The 2-step plan to prevent your drivers rejecting your telematics system

Here’s something that all experienced fleet managers know deep down to be true, and less experienced managers soon find out:

The biggest factor in determining how well a new fleet safety product/service will work for your organisation has nothing to do with price.

It’s nothing to do with how shiny the equipment or software is.

Nor is it related to how easy it is to set up… or indeed how good looking the supplier’s team is (although here’s proof that it doesn’t hurt 😉)


The biggest factor that will determine whether any safety product cuts your incident-rate, repair costs and insurance bills is the extent to which your drivers are on board with it.

Without true engagement from your drivers, no safety policy will work very well or last very long.

Lack of driver engagement is a key reason why some companies experience difficulties when introducing telematics systems among their drivers.

Companies tell me that they often have to deal with objections, and in some cases flat out rejection, from their drivers who do not want to have data collected, as is required with telematics systems.

This is understandable.

After all, being observed can make drivers feel quite stressed. Drivers might be concerned about how the data will be used. Sometimes, individuals oppose the system if it requires them to change their driving habits or threatens their freedom to do their job.

That being said, the good news is that objections to telematics need not be an inevitability.

In fact, there are two preventative steps you can take.

The first step is conceptual…

Step 1: Get your drivers on board with the idea of telematics.

The second step is practical…

Step 2: Optimise the actual implementation of the telematics system after you’ve got your drivers on board with the idea of it.

Allow me to explain further.

Step 1: Getting your drivers on board with the idea of telematics

To some degree, we are all inclined to resist change. Given that introducing a new telematics represents a significant change that drivers will feel the impact of immediately and daily, managers are well-advised to neutralise resistance by preparing drivers for the change, before the change actually occurs.

Here are 5 ways to achieve this.

  1. Communicate the broad objectives behind using telematics at the outset.
  1. Explain the specific benefits that the telematics system, and drivers’ compliance, with lead to. For example, explain that it will lead to fewer crashes and fuel efficiencies and how this will improve profitability and job security.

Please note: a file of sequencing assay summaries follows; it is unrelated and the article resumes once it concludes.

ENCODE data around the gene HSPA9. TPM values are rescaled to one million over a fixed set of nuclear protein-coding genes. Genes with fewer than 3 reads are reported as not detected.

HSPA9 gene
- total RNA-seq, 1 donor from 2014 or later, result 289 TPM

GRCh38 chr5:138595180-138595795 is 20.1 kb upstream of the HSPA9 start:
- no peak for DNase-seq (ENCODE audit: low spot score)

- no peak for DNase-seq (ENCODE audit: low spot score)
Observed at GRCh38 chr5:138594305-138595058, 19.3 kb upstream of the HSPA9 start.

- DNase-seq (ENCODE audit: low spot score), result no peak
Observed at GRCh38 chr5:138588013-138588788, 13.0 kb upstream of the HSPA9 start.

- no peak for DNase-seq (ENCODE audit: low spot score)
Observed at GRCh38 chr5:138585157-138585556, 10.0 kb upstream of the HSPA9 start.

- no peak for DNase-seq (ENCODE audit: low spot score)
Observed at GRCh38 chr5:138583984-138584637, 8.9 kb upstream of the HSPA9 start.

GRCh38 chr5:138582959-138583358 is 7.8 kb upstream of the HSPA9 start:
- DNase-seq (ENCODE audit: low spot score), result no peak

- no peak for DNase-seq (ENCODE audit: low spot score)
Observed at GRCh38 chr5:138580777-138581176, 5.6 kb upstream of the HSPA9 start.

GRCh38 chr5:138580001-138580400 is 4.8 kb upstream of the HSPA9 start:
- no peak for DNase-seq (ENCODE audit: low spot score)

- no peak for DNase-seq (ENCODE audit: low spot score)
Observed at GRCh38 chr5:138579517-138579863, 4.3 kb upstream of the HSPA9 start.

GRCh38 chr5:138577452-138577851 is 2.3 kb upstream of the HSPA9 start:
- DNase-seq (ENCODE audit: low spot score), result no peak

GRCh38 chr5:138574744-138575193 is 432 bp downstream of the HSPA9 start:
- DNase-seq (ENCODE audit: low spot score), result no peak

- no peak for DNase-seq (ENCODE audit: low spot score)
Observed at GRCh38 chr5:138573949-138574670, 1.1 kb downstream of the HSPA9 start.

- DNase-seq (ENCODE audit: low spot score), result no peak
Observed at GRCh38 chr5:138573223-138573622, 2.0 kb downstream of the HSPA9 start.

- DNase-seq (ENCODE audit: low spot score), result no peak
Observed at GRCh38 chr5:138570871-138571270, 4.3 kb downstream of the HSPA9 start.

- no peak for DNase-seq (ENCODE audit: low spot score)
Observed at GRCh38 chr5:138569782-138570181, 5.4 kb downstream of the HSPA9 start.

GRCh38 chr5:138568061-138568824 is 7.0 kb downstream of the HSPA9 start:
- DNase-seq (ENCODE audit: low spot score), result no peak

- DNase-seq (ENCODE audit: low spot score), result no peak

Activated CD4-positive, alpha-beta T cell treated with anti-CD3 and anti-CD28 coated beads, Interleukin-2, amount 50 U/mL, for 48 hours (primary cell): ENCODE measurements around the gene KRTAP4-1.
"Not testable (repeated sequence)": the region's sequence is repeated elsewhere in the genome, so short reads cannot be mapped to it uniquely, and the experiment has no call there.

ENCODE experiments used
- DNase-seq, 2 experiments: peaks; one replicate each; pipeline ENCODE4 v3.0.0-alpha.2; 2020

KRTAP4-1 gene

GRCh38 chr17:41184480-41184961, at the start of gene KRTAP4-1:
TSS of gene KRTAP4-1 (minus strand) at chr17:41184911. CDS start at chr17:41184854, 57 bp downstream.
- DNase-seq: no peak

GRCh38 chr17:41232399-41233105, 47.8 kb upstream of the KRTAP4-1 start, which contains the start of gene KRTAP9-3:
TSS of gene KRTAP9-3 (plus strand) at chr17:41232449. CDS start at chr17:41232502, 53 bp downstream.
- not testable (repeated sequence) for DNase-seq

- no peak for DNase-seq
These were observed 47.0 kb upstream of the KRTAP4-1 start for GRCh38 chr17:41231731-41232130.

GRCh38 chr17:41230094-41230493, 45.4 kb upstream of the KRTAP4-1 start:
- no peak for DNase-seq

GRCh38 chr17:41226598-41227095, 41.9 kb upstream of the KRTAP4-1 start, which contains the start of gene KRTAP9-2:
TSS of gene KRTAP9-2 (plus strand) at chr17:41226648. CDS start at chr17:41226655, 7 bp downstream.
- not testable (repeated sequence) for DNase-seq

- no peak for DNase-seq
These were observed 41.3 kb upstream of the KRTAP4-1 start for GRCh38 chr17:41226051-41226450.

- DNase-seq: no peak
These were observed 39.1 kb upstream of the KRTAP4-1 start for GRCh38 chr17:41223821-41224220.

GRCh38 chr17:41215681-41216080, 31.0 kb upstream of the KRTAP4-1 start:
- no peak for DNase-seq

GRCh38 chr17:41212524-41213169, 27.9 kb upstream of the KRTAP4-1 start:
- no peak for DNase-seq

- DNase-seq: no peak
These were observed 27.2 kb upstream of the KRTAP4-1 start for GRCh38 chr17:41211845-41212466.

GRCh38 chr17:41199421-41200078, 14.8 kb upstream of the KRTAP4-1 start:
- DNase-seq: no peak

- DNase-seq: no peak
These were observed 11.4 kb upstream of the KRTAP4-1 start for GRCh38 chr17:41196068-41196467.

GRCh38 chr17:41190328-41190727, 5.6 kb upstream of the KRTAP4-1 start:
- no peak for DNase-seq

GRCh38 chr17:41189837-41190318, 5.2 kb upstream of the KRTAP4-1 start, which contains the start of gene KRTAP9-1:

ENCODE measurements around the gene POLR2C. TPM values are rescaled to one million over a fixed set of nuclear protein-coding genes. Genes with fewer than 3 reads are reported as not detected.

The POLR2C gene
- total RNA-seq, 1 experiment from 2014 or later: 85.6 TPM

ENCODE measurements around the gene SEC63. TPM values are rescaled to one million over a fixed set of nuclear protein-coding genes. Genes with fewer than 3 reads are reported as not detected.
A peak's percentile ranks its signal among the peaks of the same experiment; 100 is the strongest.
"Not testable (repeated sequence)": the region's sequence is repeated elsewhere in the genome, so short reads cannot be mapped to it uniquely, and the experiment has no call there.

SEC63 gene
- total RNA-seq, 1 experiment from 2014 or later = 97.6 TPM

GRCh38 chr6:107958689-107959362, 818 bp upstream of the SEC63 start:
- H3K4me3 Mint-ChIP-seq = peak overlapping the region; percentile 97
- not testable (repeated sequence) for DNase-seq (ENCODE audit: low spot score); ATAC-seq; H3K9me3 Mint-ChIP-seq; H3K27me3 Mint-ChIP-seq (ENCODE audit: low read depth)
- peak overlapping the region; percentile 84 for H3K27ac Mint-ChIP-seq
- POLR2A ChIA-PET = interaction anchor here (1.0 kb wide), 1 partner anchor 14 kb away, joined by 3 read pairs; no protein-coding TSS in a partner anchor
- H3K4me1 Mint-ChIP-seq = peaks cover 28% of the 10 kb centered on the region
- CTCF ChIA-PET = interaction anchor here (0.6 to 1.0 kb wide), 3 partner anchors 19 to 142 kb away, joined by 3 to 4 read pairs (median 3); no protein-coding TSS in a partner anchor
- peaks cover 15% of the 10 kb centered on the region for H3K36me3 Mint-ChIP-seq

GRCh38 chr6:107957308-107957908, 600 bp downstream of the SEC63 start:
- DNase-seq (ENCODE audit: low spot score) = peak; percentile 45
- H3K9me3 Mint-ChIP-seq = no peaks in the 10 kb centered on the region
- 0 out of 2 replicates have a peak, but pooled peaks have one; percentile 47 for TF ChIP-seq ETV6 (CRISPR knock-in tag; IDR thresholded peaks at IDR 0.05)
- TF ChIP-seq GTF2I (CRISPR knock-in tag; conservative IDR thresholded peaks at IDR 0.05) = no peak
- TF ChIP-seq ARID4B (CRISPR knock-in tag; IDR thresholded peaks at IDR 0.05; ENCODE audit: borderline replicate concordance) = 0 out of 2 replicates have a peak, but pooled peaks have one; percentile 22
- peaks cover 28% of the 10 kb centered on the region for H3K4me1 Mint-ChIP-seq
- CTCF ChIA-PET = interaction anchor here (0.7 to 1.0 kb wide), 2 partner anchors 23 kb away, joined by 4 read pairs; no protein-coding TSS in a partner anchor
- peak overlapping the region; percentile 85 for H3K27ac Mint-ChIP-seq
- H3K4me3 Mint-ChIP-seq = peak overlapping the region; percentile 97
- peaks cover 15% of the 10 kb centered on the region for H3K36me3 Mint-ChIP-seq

1. Quantify the benefits rather than only describing the high level benefits. For example, explain in as concrete terms as possible what a telematics-induced 5{5fc9e21ecd349b40961ecfaabf0e965f9efa05e9afba4e3b1e757228720c24ce} saving on fuel and less bent metal will mean for the business in actual terms (e.g. more widgets being produced, more deliveries being made, better service etc).
  1. Explain your duty of care. Remember, not all drivers are aware of this important responsibility you have.
  1. Give drivers an opportunity to express their concerns anonymously and make sure you respond to those concerns in an open dialogue with the workforce.

These tips are easy to put into practice and have the potential to make an enormous difference to how likely your drivers are to engage with your telematics system.

Step 2: Optimising the implementation of your telematics system

So you have followed the advice above and your drivers are on board with the idea of telematics, as well as all that brings in terms of having their data collected and being under closer scrutiny.

Job done?

Not quite.

The work you’ve done to get this point could be undone if actual implementation is handled poorly. Some refer to this as “execution risk”.

To minimise this risk, consider following the process below.

#1 Pilot: Conduct a pilot project on your newly installed system and collect baseline data

#2 Plan: Develop a training and communications campaign for drivers, managers and leaders; Design your fleet risk management programme

#3 Deploy: Roll out the programme taking into account experiences from the pilot

#4 Review: monitor performance and adjust as necessary


Plan for implementation


The time spent paving the way for the successful introduction of a telematics system, or indeed any new fleet safety product/service, is an incredibly valuable investment of time that managers ought to prioritise.

The steps in this article are designed to assist you in investing this planning time wisely.
These are steps that successful managers are taking to secure the engagement of drivers, without which all other safety benefits are infinitely harder, if not impossible, to attain.